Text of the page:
Component traceability for medical devices
Traceability of the components is a critical part of the quality assurance processes required to gain regulatory approvals for medical devices.
The ISO 13485 Quality Systems Standard for Medical Devices requires that the product owner shall “plan and develop the processes needed for product realization” including “traceability activities specific to the product together with the criteria for product acceptance”.
The company needs to document procedures that define the extent of traceability required for applicable regulatory requirements and what records need to be maintained. The standard specifically requires an organisation to “maintain records for each medical device or batch of medical devices that provides traceability for each”.
Most companies developing medical devices with electronic components will outsource Printed Circuit Board Assembly (PCBA) to a contract electronics manufacturer like Circuitwise that has ISO 13485 certification.
Traceability means the manufacturer needs to keep track of where every single component has come from and where it goes. This information is stored as part of the Device History Record that the product owner must maintain.
Most medical devices are Class IIa or Class IIb and implementing traceability at the batch level is usually sufficient. However, for applications where correct operation of the device is critical to sustaining or supporting a patient’s life (Class III), product manufacturers will ask for traceability at the device level. See the blog post on our contribution to development of emergency ventilators as an example.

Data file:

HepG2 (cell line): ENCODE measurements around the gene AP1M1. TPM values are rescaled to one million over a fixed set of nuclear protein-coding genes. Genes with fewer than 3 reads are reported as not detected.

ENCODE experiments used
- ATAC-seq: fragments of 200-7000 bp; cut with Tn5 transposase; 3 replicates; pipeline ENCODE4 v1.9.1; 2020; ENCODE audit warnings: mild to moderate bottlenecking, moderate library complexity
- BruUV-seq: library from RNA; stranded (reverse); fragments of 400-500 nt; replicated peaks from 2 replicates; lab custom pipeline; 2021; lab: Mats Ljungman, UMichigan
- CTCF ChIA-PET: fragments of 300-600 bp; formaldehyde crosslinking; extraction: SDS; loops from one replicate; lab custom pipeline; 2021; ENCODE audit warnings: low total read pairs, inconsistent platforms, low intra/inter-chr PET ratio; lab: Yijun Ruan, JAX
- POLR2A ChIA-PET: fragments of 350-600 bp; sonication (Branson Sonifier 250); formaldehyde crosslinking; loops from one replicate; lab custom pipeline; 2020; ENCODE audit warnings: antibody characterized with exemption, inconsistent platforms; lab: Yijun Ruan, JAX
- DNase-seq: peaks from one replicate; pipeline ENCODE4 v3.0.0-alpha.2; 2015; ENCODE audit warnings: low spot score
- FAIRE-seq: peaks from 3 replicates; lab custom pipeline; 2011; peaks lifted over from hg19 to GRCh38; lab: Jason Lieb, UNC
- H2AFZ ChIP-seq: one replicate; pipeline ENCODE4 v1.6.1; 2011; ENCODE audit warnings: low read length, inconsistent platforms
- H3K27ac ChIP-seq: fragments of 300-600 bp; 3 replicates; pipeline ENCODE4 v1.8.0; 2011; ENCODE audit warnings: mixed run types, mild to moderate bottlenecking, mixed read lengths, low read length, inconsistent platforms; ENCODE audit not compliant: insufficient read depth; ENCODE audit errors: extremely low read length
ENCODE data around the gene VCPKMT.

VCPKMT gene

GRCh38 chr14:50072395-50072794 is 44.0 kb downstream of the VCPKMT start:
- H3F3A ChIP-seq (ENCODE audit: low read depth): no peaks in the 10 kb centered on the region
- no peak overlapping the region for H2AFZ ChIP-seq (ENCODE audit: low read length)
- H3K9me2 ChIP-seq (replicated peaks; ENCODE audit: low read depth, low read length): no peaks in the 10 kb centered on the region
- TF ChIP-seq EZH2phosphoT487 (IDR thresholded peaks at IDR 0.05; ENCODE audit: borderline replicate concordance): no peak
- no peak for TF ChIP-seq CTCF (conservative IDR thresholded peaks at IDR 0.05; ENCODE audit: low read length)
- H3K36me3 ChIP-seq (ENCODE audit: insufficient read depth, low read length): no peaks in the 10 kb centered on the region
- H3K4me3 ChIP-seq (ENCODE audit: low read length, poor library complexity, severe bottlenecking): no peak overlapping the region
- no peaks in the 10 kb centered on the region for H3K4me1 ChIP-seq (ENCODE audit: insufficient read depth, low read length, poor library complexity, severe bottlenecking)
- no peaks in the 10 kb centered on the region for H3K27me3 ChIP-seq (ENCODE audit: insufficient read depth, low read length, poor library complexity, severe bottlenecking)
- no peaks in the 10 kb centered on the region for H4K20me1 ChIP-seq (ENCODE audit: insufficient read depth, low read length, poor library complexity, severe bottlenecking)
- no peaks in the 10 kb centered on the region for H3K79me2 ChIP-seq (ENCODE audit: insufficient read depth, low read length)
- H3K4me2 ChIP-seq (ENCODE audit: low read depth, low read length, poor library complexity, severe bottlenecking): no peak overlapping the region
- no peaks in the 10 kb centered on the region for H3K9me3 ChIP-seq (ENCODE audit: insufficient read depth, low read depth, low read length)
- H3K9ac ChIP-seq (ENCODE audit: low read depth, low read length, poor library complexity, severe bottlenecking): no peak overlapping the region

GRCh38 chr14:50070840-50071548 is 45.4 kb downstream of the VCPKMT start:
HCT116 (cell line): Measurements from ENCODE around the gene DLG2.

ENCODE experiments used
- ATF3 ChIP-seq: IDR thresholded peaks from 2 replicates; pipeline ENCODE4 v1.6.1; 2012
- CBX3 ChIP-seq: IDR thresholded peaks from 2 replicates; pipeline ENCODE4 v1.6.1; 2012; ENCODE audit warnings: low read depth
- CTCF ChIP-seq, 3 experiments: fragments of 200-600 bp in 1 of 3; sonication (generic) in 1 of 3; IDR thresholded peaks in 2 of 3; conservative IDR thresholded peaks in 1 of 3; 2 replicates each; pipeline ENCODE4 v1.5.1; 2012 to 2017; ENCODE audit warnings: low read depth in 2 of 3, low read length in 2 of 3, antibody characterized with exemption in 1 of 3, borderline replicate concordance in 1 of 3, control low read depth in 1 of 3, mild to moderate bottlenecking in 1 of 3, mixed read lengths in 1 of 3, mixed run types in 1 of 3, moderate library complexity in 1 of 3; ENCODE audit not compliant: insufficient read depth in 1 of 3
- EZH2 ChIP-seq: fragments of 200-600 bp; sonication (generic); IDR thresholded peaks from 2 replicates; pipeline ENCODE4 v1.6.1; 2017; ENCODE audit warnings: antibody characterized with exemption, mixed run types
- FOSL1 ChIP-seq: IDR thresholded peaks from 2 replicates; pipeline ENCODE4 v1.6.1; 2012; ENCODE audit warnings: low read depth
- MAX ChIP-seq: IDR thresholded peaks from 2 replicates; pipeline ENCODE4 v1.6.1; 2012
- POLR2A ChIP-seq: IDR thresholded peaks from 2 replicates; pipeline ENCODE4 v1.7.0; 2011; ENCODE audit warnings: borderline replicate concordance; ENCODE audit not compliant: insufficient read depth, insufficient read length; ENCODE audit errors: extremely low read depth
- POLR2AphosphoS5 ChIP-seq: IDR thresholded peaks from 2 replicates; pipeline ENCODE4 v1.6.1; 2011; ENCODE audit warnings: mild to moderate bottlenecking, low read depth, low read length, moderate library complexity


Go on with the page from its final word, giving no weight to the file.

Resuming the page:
Tied in with traceability is the concept of identification. Each component and each assembled product must have a unique identifier so that only products that “have passed the required inspections or testing is released for dispatch, use or installation”.
At Circuitwise, every PCBA has a serial number that facilitates our ability to keep records which components are used on any particular board. This ability is enabled by the Cluso inventory management system developed in-house at Circuitwise and now exported globally.
The main steps in the PCB assembly process where traceability is critical are as follows:
Incoming goods inspection and acceptance: Every part (including reels of parts or other packaging formats) entering the Circuitwise factory is photographed and a serial number attached. We check what we received is what we ordered and capture supplier information.
Storage of components: Parts are stored in the Cluso smart storage system that facilitates easy and accurate retrieval of components from thousands of reels on the shelves. Each component is logged as it goes onto a shelf and the system ensure first in is first out.
Pick and place production: As components are retrieved from the smart storage and allocated to the pick and place machines, they are again logged. Serial numbers are assigned to PCBs and captured in the Cluso system. A range of other information in captured during preparation for a production run including ensure the correct stencil is used, the lot number of the solder paste, its shelf life, temperature of the paste, last maintenance date of the paste printer, what version of Pick and Place program placement is used etc.
Reflow: As the assembled PCB passes through the reflow oven, we record the temperature profiles used in the oven.
First article inspection: The first PCBA is inspected to ensure it is 100% correct. This is used as a golden board for Automated Optical Inspection. A report of this first inspection is recorded.
Automated Optical Inspection: Although not strictly necessary for medical devices, we maintain records of the AOI inspection of each PCBA.
Through hold parts assembly: If the PCBA requires additional placement of through-hole components, then a similar traceability checks and records are undertaken as for the pick and place process.